Government to open bids for Mata and Gisakura tea factories

KIGALI (Reuters) - Government is set to open bids for two factories, Mata and Gisakura according to authorities.The 1,200 hectare (2,965 acres) Mata and 1,300 hectare Gisakura estates produced about a fifth of the country’s estimated 20,300 tonne leaf crop between them last year, Butera told Reuters.
 Tea estates. (File Photo)
Tea estates. (File Photo)

KIGALI (Reuters) - Government is set to open bids for two factories, Mata and Gisakura according to authorities.
The 1,200 hectare (2,965 acres) Mata and 1,300 hectare Gisakura estates produced about a fifth of the country’s estimated 20,300 tonne leaf crop between them last year, Butera told Reuters.

“By the end of the year Rwanda Tea Authority should be (only) regulatory,” Anthony Butera, the head of the authority said.

“We had anticipated to get $54 million in the year 2009, which we haven’t achieved. We shall get about $48 million, which is OK given the (weather) conditions,” he said in an interview.

The Rwandan tea sector’s receipts rose to $48 million in 2009, up 6.7 percent from the previous year, due to high global prices and despite unfavourable weather, the Rwanda Tea Authority

Butera, said that the two tea factories that earned about $5 million each per annum would be sold in January as part of a plan to privatise all government-owned farms by the end of 2010.

Rwanda aims to achieve its goal of increasing tea production to 24,000 tonnes and revenues to $54 million in the fiscal year 2009/10 that ends in June, he said.

Tea is one of Rwanda’s main foreign exchange earners after coffee, mining, mineral re-exports, tourism and remittances.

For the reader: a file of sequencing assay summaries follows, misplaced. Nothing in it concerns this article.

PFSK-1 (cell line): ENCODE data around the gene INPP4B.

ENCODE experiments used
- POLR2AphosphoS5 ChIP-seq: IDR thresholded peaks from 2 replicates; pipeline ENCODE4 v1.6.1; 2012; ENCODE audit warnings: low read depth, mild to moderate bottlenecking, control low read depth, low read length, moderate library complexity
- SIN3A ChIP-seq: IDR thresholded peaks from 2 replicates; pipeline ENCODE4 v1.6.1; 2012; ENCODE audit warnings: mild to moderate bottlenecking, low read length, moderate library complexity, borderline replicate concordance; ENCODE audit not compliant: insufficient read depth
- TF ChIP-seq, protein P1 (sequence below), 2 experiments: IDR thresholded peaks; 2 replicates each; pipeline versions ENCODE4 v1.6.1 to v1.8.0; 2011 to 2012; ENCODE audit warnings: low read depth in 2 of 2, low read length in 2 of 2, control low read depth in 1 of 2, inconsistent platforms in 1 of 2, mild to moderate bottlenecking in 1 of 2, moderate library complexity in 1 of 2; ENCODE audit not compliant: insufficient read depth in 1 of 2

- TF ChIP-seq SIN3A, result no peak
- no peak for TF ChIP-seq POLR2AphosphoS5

“At the beginning of the year production was very low, mainly because of climatic issues like shortage of rain and pests,” Butera said. “On the other hand, the prices kept on doing well at the Mombasa auction.”

Rwanda’s farm sector, which represents more than a third of its economy, remains especially vulnerable to weather because of the slow uptake of agricultural technology, particularly irrigation, Butera said.

He said the country’s fertile volcanic soils will produce 35,000 tonnes of leaves a year by 2012 under government plans to expand tea cultivation to 21,000 hectares, up from 12,000 now.

The government is also looking to exploit lucrative blending and packaging processes that could increase the price of Rwandan tea to $20 per kg from the average $2.5 per kg for bulk tea currently sold at the auction in Kenya, he said.

To this end, the government had encouraged the establishment of Rwanda Tea Packers, a private company that has started to rent blending and packaging facilities in the Dubai Tea Trading Centre, Butera said.

“By the  end of the year we should move to around 400,000 kg (of such tea through Dubai),” he said.

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